George “The Animal” Steele Death – Kidney Failure
1937-2017 (age 79)
Jim Myers, better known to wrestling fans as George “The Animal” Steele, has died at age 79.
George was a WWE Hall of Famer with a storied career – not only in the wrestling ring, but also as a coach, teacher, and even an appearance alongside Johnny Depp in Tim Burton’s 1994 classic, Ed Wood.
But Myers’ accomplishments never came easy. He battled health issues his entire life.
A Wrestling Legend
Best known as a charismatic figure in the 80s, George “The Animal” Steele will forever be remembered for his wild antics in the ring – and that signature green tongue, which Steele admitted was a simple matter of eating green breath mints prior to entering the ring. In a 2008 interview, he joked “I had the best breath in wrestling.”
1983: Heel 101. George “The Animal” Steele makes short work of Pete Sanchez.. stuffing his face with the turnbuckle
Early in his WWF career, George “The Animal” Steele was managed by fellow legend, Freddie Blassie.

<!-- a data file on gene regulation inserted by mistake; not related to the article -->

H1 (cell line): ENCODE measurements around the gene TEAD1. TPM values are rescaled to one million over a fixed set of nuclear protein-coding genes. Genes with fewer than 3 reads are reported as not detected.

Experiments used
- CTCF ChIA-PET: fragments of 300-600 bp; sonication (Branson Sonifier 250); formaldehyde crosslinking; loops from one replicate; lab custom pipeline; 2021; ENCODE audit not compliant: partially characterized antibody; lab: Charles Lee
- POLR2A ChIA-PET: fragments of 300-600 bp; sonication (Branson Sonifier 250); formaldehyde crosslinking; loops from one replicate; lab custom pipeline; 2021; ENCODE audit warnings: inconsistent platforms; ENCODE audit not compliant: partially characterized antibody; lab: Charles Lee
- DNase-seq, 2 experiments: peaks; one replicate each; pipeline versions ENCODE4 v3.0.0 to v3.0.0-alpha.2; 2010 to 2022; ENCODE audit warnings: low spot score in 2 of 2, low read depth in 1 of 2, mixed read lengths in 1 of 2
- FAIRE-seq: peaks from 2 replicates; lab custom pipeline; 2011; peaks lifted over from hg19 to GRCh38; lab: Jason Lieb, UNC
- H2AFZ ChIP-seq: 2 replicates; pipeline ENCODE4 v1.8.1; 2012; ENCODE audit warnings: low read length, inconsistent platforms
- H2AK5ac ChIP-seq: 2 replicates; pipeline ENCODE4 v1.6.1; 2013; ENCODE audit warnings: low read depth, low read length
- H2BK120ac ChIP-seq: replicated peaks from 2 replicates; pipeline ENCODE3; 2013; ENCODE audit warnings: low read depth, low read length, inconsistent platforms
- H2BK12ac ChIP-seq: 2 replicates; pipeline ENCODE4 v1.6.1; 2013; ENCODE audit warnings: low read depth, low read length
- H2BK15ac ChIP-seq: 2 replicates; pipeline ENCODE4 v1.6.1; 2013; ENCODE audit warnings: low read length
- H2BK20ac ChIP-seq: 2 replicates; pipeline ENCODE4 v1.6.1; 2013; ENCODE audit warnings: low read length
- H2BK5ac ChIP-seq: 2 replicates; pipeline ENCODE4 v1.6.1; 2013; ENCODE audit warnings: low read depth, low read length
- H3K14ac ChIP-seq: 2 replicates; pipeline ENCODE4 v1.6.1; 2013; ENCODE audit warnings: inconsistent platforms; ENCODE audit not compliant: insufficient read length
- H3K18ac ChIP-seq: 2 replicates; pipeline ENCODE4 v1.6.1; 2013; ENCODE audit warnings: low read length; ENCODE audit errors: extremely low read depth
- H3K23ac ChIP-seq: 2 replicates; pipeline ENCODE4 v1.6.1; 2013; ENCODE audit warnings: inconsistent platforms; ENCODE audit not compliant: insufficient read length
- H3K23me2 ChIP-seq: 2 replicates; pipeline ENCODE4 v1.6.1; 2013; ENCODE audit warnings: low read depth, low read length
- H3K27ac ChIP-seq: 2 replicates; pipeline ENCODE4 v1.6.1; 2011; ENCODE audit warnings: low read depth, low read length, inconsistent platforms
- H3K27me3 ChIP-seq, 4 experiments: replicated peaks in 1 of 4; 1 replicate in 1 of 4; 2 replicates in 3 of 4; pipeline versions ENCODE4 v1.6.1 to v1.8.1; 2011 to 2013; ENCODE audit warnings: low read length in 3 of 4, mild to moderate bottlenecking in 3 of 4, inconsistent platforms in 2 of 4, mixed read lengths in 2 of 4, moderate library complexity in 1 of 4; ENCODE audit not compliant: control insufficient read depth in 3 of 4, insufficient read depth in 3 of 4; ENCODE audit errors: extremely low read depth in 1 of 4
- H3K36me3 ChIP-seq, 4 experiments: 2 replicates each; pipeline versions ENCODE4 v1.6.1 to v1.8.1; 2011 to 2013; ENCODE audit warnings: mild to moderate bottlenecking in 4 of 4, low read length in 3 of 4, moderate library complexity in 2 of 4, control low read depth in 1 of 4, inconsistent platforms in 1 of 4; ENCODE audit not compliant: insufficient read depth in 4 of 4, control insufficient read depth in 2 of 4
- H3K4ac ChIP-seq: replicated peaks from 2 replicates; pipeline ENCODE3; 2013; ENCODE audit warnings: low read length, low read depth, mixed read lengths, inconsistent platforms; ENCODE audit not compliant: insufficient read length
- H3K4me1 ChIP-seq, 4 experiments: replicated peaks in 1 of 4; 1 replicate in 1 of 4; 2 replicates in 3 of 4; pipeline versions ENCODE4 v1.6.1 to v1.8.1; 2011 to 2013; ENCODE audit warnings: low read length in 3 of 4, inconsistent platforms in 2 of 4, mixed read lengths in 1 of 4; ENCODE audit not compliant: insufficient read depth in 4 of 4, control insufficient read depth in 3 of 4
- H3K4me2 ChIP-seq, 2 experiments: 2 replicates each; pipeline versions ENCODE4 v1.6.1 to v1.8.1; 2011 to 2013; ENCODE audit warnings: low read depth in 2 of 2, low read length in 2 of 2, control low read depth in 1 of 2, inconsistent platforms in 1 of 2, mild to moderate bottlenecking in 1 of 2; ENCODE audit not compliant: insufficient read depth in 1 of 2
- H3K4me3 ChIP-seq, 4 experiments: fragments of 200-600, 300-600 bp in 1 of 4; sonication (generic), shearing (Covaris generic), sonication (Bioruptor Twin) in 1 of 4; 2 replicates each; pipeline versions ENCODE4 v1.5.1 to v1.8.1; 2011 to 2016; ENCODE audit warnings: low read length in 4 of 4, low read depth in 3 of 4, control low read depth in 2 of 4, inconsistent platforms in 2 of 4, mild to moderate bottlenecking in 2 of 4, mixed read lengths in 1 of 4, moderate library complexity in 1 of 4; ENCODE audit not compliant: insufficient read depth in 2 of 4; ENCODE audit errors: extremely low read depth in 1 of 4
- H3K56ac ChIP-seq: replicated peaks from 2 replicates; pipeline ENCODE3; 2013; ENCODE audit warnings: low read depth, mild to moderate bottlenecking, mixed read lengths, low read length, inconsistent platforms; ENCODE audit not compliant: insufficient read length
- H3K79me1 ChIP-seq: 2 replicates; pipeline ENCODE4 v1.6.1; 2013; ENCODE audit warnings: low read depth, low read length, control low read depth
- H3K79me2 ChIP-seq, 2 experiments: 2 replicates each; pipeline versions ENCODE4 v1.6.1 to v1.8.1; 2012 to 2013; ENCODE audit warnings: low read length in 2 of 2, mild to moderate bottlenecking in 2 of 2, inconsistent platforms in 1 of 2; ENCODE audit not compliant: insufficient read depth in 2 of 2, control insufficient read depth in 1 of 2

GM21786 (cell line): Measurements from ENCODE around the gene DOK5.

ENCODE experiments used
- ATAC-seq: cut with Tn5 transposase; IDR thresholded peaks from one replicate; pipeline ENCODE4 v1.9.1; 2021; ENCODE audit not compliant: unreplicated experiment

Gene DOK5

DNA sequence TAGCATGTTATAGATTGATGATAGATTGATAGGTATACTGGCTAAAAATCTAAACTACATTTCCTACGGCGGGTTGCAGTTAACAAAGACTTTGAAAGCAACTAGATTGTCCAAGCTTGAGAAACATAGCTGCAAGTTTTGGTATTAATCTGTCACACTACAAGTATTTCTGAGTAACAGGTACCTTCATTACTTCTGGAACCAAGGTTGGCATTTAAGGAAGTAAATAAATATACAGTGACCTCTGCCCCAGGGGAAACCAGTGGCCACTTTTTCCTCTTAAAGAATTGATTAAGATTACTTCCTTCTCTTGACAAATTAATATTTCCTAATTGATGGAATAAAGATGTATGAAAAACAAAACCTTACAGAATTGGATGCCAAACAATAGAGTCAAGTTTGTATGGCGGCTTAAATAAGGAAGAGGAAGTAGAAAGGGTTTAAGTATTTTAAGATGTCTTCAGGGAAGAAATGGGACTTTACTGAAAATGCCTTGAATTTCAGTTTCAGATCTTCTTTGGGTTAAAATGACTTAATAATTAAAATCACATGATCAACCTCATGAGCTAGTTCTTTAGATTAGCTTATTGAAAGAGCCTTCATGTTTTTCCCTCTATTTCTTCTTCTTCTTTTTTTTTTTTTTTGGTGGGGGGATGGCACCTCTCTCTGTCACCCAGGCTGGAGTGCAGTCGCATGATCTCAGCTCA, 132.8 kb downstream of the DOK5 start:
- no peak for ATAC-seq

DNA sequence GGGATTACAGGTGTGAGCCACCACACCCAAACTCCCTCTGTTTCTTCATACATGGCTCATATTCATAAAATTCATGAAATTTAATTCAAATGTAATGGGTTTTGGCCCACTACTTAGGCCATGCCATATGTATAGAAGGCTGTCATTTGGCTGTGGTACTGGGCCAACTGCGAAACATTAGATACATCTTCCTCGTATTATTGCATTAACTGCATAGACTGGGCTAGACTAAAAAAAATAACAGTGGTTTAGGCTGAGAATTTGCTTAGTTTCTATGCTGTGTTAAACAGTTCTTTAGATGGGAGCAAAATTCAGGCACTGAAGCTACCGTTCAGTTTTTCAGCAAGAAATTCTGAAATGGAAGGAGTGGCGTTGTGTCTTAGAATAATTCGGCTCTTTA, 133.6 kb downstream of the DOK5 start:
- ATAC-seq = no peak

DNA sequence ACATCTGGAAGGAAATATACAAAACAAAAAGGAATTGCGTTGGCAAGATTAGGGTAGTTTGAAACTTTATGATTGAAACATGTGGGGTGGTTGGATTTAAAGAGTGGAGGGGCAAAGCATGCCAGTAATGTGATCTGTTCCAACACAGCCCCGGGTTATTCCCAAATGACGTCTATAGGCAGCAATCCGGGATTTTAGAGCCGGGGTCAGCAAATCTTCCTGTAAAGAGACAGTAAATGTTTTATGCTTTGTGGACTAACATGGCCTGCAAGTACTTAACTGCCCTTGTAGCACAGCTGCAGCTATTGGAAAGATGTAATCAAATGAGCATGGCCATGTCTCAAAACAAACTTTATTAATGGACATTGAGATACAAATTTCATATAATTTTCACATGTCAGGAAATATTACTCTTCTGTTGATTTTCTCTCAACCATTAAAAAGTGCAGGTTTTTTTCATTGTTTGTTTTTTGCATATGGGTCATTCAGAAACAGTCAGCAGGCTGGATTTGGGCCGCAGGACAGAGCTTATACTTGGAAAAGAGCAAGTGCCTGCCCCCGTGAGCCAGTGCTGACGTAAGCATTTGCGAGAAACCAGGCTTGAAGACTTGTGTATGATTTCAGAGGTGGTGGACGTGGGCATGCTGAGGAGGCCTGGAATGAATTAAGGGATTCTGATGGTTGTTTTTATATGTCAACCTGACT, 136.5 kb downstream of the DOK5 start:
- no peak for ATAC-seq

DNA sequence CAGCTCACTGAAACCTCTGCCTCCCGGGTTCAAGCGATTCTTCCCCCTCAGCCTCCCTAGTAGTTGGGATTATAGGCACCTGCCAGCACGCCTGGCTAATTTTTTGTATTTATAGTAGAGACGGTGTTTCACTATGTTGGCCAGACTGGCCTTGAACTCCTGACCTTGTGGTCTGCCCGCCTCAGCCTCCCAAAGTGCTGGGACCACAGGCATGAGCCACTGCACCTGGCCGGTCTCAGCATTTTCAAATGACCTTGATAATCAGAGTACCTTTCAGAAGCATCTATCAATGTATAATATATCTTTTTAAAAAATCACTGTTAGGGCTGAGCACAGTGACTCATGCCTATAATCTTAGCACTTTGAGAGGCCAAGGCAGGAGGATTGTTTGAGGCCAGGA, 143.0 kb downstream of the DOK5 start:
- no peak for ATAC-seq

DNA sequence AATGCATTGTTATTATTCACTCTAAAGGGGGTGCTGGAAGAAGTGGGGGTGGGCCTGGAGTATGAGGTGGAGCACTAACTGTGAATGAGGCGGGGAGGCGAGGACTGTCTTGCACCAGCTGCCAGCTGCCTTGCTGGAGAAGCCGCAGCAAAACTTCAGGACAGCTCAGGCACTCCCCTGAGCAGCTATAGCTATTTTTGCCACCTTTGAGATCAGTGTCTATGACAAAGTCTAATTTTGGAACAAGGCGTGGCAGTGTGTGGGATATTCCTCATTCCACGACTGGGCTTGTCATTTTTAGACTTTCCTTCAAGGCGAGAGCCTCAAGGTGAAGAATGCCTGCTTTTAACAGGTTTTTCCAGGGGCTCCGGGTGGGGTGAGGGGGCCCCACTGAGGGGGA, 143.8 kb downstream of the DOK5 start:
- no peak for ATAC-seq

By 1986, fans warmed up to The Animal, and he found himself in a memorable feud with Randy Savage, particularly showing a love interest in Savage’s valet, Miss Elizabeth.
Winner gets Elizabeth!
Steele would go on to make sporadic returns to the WWE, including a run in the late 90s during the Attitude era as part of The Oddities.
Remembering George “The Animal” Steele
According to his wife, Myers died from kidney failure.He was in and out of hospice care throughout 2016.
Prior to recent health issues, Myers was diagnosed with Crohn’s disease in the late 80s, although it was said to have gone into remission with Myers no longer suffering from Crohn’s symptoms.
Looking back, it’s easy to assume that George “The Animal” Steele would be another goofy 80s wrestler who would fade into obscurity. The truth is, the guy with the green tongue who ate turnbuckles had earned his masters degree from Central Michigan University and was a teacher – which explains why The Animal only wrestled during the summer time early in his wrestling career.
Knowing that the end was coming soon, the late Jim Myers recorded a video just prior to his death. If you have an hour, it’s a pretty fascinating account of his life and career:
R.I.P. big guy!